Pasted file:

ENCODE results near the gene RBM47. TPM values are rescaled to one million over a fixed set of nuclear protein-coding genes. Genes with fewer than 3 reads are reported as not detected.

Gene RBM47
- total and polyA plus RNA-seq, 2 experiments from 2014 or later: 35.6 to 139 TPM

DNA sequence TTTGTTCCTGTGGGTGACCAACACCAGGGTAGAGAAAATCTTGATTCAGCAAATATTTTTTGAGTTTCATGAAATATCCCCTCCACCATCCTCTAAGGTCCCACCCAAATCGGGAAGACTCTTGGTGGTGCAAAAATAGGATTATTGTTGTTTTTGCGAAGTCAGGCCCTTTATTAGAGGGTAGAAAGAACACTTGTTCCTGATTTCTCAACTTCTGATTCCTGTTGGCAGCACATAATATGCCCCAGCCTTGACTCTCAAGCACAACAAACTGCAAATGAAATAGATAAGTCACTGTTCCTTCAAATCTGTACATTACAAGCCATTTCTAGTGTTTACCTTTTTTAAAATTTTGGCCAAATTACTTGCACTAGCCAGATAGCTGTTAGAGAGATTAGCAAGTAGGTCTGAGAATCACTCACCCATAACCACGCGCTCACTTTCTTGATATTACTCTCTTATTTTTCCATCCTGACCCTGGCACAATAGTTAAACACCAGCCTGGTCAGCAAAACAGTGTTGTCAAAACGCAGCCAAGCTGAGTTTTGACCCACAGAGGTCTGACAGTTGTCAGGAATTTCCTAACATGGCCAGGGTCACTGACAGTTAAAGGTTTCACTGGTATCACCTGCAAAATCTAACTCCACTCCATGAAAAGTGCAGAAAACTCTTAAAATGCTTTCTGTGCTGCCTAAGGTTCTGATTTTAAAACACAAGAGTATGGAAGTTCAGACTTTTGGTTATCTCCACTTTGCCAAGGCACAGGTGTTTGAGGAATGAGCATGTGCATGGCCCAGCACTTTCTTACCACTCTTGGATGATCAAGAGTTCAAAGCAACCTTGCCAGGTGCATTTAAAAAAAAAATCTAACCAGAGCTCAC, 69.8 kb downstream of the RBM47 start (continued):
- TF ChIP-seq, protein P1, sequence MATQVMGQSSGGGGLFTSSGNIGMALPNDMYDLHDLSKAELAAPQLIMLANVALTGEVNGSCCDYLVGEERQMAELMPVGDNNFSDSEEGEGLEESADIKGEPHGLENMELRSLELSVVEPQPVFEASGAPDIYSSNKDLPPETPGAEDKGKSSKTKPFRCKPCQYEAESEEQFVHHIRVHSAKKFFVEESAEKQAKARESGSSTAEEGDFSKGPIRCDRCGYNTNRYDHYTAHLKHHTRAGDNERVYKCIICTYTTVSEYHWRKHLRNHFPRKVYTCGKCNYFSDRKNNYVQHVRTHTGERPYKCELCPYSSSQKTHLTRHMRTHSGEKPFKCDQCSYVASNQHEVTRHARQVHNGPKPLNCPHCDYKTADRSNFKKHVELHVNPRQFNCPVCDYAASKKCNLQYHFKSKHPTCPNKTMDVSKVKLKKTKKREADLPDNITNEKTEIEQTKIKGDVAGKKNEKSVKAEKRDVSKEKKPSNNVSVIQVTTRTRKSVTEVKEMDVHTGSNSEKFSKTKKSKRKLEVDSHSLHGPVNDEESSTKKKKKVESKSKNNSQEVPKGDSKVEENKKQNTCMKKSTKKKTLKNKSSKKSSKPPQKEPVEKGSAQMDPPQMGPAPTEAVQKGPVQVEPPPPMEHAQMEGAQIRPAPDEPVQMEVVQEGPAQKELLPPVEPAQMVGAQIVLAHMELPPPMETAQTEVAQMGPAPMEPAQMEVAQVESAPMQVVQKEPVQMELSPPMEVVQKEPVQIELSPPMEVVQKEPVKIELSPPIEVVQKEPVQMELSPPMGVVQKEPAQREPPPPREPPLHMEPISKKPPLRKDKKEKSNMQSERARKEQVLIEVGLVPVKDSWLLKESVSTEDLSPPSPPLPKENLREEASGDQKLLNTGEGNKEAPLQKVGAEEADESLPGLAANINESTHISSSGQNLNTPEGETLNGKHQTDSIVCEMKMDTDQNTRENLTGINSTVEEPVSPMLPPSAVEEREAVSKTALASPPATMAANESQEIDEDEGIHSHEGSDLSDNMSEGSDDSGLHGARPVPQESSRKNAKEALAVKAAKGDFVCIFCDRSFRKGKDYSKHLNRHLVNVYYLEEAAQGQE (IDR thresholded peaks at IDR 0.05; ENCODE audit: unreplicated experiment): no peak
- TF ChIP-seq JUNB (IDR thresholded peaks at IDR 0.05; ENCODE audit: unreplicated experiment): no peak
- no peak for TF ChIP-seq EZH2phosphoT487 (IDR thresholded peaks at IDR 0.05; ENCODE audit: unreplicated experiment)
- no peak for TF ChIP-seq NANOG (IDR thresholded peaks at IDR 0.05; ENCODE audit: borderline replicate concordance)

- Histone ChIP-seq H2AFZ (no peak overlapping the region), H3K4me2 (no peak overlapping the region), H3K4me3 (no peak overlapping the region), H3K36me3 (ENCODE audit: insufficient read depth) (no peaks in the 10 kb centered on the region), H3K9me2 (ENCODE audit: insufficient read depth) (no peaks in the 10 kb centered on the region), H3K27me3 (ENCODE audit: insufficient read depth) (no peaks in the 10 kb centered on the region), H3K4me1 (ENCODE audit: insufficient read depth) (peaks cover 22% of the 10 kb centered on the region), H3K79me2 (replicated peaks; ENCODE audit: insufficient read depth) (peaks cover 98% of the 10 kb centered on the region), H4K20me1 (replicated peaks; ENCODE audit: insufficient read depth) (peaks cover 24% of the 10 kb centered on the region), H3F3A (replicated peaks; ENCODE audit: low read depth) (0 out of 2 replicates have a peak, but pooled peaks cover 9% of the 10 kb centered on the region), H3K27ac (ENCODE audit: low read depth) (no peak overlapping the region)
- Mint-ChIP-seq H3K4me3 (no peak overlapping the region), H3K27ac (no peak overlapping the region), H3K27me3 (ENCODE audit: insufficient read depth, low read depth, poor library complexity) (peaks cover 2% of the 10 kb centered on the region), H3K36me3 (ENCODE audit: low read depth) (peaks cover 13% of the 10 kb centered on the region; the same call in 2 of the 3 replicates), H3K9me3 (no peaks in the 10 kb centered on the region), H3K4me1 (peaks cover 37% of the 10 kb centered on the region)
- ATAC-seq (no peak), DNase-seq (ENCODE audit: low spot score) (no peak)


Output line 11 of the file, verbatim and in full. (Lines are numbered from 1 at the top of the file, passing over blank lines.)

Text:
- ATAC-seq (no peak), DNase-seq (ENCODE audit: low spot score) (no peak)